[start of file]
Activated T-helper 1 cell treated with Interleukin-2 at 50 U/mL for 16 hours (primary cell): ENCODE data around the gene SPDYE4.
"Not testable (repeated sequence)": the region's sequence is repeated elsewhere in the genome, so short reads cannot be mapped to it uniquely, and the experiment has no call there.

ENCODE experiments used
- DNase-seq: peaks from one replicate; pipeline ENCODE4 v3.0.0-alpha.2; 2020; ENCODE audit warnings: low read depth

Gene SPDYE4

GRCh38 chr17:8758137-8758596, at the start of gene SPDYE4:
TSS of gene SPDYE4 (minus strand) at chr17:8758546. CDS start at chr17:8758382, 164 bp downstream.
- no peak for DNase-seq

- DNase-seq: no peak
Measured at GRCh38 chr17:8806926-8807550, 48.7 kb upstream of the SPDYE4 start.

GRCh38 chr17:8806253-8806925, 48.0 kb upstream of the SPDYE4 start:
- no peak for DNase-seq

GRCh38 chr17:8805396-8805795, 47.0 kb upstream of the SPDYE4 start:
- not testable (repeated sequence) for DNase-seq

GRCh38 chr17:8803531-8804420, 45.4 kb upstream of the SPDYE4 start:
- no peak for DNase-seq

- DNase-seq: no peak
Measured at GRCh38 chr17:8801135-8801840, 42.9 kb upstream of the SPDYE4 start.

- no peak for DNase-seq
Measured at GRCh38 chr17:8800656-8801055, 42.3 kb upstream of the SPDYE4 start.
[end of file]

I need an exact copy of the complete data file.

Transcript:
Activated T-helper 1 cell treated with Interleukin-2 at 50 U/mL for 16 hours (primary cell): ENCODE data around the gene SPDYE4.
"Not testable (repeated sequence)": the region's sequence is repeated elsewhere in the genome, so short reads cannot be mapped to it uniquely, and the experiment has no call there.

ENCODE experiments used
- DNase-seq: peaks from one replicate; pipeline ENCODE4 v3.0.0-alpha.2; 2020; ENCODE audit warnings: low read depth

Gene SPDYE4

GRCh38 chr17:8758137-8758596, at the start of gene SPDYE4:
TSS of gene SPDYE4 (minus strand) at chr17:8758546. CDS start at chr17:8758382, 164 bp downstream.
- no peak for DNase-seq

- DNase-seq: no peak
Measured at GRCh38 chr17:8806926-8807550, 48.7 kb upstream of the SPDYE4 start.

GRCh38 chr17:8806253-8806925, 48.0 kb upstream of the SPDYE4 start:
- no peak for DNase-seq

GRCh38 chr17:8805396-8805795, 47.0 kb upstream of the SPDYE4 start:
- not testable (repeated sequence) for DNase-seq

GRCh38 chr17:8803531-8804420, 45.4 kb upstream of the SPDYE4 start:
- no peak for DNase-seq

- DNase-seq: no peak
Measured at GRCh38 chr17:8801135-8801840, 42.9 kb upstream of the SPDYE4 start.

- no peak for DNase-seq
Measured at GRCh38 chr17:8800656-8801055, 42.3 kb upstream of the SPDYE4 start.